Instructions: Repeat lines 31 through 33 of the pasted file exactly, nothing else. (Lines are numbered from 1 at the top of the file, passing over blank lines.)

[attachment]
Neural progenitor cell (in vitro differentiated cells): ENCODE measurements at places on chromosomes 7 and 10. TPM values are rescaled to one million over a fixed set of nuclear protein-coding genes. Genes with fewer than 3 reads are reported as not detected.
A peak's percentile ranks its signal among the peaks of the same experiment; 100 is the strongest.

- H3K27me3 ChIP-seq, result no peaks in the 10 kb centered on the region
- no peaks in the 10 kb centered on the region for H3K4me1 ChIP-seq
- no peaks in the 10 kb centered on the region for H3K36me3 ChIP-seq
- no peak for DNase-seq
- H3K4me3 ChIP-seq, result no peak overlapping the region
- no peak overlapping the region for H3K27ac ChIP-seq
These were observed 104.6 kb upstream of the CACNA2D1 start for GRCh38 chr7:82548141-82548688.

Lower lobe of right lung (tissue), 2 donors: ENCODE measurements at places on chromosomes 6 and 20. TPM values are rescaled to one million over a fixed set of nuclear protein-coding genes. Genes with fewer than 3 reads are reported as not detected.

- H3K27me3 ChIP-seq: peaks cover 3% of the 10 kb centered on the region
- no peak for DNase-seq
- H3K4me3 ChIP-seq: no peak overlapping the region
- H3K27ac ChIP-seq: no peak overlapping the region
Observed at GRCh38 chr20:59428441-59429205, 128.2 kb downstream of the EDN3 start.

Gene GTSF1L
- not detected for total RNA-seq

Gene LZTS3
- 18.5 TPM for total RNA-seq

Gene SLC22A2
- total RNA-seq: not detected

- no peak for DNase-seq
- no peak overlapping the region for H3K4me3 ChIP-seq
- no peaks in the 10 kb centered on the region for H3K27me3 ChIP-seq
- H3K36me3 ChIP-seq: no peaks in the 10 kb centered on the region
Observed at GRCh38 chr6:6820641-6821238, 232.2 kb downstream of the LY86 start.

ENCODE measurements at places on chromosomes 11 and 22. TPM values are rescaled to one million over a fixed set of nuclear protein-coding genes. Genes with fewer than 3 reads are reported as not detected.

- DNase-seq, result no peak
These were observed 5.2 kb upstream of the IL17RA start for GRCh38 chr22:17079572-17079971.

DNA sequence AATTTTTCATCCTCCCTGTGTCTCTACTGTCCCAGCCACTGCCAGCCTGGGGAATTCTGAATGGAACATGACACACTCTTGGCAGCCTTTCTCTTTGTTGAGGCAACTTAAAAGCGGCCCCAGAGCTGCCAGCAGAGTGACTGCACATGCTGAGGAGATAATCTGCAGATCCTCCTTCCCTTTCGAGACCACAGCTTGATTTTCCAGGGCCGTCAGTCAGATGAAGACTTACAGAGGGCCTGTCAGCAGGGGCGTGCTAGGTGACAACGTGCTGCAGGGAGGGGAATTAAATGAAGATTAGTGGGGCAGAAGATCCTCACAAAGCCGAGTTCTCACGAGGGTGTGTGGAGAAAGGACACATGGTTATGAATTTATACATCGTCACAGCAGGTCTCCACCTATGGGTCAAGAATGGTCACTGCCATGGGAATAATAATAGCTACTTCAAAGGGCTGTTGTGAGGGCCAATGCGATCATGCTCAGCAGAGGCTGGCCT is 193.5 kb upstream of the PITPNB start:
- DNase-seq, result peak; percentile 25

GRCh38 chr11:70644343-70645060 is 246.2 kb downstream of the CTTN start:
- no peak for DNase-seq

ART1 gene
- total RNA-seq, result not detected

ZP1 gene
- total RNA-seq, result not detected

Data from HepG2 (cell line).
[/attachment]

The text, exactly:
- DNase-seq, result peak; percentile 25

GRCh38 chr11:70644343-70645060 is 246.2 kb downstream of the CTTN start:
- no peak for DNase-seq